DISADVANTAGES BEING TRIPLETS SAY HASTINGS THREE
Hastings’ Coronation triplets – they were born on May 12,1937 – are friendly, unaffected girls who don’t like publicity. Sixteen-year-old Mary, Elizabeth and Rose Anderson (born in that order), daughters of Mr. and Mrs. J. C. Anderson, St. George’s Road North, want to be treated like their girl friends.
The triplets were born in a private hospital in Hastings on the day King George VI. was crowned. He sent each a pound note.
Overnight the Anderson family increased from four to seven children. Hastings residents gave practical support. They raised money to send the triplets to a Karitane home and buy additional layettes.
“Hastings people were so kind to us when we were born, and although we don’t like this sort of thing (interviews) it is a way of letting them know how we are getting on” said Rose.
How do they enjoy being triplets? There were several disadvantages, said Elizabeth emphatically, but the greatest was dress.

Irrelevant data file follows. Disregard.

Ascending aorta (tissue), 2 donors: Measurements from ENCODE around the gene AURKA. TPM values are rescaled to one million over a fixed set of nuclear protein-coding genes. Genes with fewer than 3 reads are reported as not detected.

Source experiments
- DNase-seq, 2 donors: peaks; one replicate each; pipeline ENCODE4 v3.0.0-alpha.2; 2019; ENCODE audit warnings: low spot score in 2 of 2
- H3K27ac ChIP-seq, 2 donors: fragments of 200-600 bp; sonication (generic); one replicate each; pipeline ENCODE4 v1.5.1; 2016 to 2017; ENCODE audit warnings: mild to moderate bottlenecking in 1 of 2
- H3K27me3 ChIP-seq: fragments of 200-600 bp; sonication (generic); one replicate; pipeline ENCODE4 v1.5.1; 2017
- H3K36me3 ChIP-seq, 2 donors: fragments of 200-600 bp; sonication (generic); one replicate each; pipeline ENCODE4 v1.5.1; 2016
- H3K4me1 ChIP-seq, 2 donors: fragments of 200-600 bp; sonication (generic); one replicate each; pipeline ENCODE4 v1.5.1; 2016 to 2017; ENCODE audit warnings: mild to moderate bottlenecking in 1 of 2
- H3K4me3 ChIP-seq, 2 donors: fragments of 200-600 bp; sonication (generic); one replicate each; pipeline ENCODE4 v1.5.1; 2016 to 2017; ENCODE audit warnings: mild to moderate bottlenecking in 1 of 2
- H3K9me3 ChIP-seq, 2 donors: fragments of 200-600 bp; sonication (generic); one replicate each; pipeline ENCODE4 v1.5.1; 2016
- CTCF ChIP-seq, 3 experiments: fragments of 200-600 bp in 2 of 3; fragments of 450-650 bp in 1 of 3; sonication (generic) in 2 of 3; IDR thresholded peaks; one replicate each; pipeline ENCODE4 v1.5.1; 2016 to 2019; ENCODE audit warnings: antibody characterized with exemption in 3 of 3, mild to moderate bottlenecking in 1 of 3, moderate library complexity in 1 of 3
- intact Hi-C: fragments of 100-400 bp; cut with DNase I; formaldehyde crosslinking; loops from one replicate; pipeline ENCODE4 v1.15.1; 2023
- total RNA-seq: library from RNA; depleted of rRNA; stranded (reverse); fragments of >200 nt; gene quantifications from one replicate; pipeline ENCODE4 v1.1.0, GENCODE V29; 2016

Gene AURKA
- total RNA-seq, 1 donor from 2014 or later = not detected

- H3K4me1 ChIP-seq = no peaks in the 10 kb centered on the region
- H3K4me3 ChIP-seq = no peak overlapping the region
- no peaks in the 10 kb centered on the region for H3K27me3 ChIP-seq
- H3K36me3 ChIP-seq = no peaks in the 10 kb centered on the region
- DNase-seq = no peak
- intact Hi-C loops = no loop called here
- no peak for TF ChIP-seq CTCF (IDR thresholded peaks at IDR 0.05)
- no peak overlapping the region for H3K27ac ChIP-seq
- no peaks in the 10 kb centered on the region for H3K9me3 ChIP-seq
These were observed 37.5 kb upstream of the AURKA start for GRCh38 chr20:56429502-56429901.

The Anderson sisters are individualists. They don’t like dressing alike as appears to be expected of them. Each has her own idea about dress, especially in accessories.
Born on a Royal occasion and named after members of the Royal family, the Anderson triplets could be expected to have an unusual interest in Royalty. But they haven’t.
“We take a normal interest, just like other people,” said Elizabeth.
And the Coronation? All spoke at once. “We listened in until she was crowned. We are feeling it today.”
At 16 Mary is a clerk, Elizabeth a photographer and Rose a salesgirl. When she is old enough Rose will go nursing.
The Anderson home is a busy household. Each triplet has her “chores.” Once it included helping milk four cows.
“But cows are a tie.” said Mary.
“We like to be independent,” interrupted Rose.
“Dad does them now.” explained Elizabeth.
The Anderson triplets were interviewed in their lunch hour. They kept an anxious note of the time. They mustn’t be late for work. The girls left a little before 1 o’clock, slightly worried about “more publicity.”